Tuesday, March 5, 2013

Pre-WWII Japanese jail in Garapan, Saipan

One of the jail cells is covered in branches and roots.

Trees have engulfed this historic landmark.

A tree is seen growing inside the pre-WWII Japanese jail cell.

Retired Northern Marianas College instructor Samuel F. McPhetres talks with Aircraft Recovery Associates investigator Captain Paul Cooper last Friday at the Japanese jail in Garapan, Saipan.

Educator Sam McPhetres calls for preservation of pre-WWII structure on Saipan
By Alexie Villegas Zotomayor

IF nothing is done, trees will tear down the walls of the Japanese jail, one of the few remaining structures dating back to the Japanese occupation of the islands.

Asked if restoration and preservation of the Japanese Jail is urgent, retired educator Samuel F. McPhetres told Variety, “Absolutely!”

“Restore as much of this as possible,” said McPhetres as he pointed to the extant Japanese Occupation period structure.

Last Friday, McPhetres was at the site where the Aircraft Recovery Associates investigators were digging for possible evidence in support of the Earhart-on-Saipan hypothesis.

“I am concerned about the jail. There is a lot of history here,” he said.

For McPhetres, the jail affords residents and tourists a glimpse of what life was like during the Japanese Period.

The Northern Mariana Islands were under Japanese administration from 1914 to 1944.
McPhetres said the Japanese jail offers a view of what life was back then and what the criminal justice system was like.

“It will provide a better picture of life in Garapan [during that time.],” he said.

The retired educator, is concerned that if nothing is done to preserve what’s left of the Japanese jail, there will be nothing left for future generations to appreciate and understand the site’s historical significance.

He noted that only a few Japanese structures are still standing including the Japanese Jail, the Japanese hospital — which is now the museum — and a few houses.

He said that other than these structures, “you can’t find anything.”

McPhetres said, “Tourism here is basically Japanese.”

He said that jail, among other remaining pre-WWII Japanese structures, will offer visiting Japanese an idea of what life was during the Japanese administration of the islands.

Pointing to the buildings where trees have grown and are breaking up the walls, he said, “Take these trees out of here and save the buildings from complete disaster.”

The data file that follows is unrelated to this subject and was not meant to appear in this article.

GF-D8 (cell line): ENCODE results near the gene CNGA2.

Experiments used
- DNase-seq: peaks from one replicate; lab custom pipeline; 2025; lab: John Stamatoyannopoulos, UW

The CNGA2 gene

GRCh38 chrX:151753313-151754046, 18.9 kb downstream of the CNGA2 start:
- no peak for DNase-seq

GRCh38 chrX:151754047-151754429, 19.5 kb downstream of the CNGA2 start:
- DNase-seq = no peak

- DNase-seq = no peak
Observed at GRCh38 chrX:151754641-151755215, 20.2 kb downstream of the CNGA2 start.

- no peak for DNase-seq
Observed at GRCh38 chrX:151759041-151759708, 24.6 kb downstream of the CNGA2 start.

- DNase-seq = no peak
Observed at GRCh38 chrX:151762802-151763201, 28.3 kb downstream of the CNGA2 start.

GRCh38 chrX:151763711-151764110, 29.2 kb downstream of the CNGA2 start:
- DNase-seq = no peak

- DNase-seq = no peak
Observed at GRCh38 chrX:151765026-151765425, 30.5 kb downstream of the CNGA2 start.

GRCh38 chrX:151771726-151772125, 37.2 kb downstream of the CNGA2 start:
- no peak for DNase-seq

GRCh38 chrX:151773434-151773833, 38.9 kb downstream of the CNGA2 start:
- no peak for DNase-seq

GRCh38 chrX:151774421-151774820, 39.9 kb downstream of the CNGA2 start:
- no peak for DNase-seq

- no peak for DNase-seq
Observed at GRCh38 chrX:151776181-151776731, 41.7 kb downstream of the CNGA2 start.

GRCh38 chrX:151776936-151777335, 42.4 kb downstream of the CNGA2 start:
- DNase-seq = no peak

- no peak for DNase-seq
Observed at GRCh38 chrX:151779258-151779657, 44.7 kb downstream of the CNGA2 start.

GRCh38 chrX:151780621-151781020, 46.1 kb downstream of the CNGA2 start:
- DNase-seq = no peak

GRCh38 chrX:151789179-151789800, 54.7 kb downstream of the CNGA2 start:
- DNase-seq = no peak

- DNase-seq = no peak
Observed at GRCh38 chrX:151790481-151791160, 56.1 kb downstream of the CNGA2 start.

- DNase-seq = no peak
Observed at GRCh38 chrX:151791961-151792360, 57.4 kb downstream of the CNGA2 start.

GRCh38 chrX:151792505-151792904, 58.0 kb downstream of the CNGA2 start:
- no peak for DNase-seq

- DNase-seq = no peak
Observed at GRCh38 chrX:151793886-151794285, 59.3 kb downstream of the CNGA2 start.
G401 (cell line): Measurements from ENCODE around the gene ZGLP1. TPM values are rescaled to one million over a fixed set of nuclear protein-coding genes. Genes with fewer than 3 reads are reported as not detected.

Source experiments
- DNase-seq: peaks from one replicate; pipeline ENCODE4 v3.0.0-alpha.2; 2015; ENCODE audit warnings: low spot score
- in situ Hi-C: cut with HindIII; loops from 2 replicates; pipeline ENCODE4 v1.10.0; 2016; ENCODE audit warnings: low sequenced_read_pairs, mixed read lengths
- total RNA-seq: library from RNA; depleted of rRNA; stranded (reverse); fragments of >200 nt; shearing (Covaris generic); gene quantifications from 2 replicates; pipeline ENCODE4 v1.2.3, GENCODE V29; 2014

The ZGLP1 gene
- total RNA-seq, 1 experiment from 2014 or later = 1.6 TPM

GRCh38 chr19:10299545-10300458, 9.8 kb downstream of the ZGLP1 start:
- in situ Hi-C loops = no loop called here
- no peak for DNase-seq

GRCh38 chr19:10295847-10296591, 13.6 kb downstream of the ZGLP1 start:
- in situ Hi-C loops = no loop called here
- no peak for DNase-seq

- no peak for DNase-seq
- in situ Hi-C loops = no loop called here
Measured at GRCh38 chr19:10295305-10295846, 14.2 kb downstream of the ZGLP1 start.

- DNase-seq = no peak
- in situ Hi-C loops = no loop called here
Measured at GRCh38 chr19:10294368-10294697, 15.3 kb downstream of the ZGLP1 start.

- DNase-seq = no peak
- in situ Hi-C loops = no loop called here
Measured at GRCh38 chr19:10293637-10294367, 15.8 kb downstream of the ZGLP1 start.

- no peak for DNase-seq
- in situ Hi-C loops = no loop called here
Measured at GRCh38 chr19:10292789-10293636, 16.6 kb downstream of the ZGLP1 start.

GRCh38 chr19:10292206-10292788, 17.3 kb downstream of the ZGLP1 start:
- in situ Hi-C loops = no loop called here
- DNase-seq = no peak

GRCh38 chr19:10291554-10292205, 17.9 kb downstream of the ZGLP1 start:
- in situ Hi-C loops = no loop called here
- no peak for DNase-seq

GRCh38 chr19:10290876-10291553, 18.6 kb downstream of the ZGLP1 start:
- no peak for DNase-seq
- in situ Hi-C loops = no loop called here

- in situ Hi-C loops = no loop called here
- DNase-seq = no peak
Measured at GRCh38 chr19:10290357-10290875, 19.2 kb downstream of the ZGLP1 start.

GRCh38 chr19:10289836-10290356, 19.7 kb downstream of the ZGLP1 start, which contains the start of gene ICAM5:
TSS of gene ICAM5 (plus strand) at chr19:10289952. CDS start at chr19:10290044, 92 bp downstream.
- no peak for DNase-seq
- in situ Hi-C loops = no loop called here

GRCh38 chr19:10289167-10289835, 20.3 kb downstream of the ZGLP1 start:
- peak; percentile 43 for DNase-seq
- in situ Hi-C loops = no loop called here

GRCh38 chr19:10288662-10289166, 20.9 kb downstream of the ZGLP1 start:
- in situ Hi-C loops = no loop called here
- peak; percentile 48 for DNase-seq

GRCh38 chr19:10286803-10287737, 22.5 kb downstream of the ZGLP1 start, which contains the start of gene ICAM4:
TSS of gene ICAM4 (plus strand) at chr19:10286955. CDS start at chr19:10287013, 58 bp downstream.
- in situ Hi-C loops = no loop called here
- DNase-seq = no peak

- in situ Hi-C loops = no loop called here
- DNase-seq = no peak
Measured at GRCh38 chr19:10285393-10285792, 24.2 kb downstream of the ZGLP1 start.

He said it will take just one typhoon to destroy the historical site.

Aircraft Recovery Associates investigator Captain Paul Cooper told Variety, “This has been Sam’s interest. He is trying to get this place taken care of in a manner so that it will be respected.”

Cooper showed Variety how the roots of trees have grown throughout the structure.
“Roots are breaking this historical landmark apart,” said Cooper.

He also pointed to a flame tree whose root system is destroying the concrete.

“All these trees need to be removed,” said Cooper echoing McPhetres’ call for the Japanese Jail’s preservation.

McPhetres told Variety that the Japanese Jail was built sometime in the 1920s.

He said a similar structure was built on Chuuk and Palau.

Last Friday, ARA investigators contracted workers to empty a 7.5-foot deep water cistern which was believed to have been a solitary confinement area of the jail.

McPhetres said, “I have been told by responsible authorities that it was built for the worst criminals.”

He pointed to the area where a flame tree now stands. The “entry way was the stairwell there and they were thrown down there to die.”

He also shared a story about two American pilots who were left to die on the grounds of the Japanese jail.

He said two American pilots who were involved in the pre-invasion bombardment of Saipan were captured and held prisoner at the Japanese jail.

As the invasion of Saipan drew closer, the Japanese decided to get rid of the pilots.

McPhetres said they were pulled out of their cells and executed.

As the Japanese swords were dull, the pilots did not die instantly, but lay on the ground and bled to death.

McPhetres said this and other stories were told by relatives of those who were incarcerated at the jail.

Variety asked McPhetres under whose mandate the preservation of the jail was; he said, “The Historic Preservation Office.”

He added, however, that “HPO is not equipped to do it right now.”

No comments: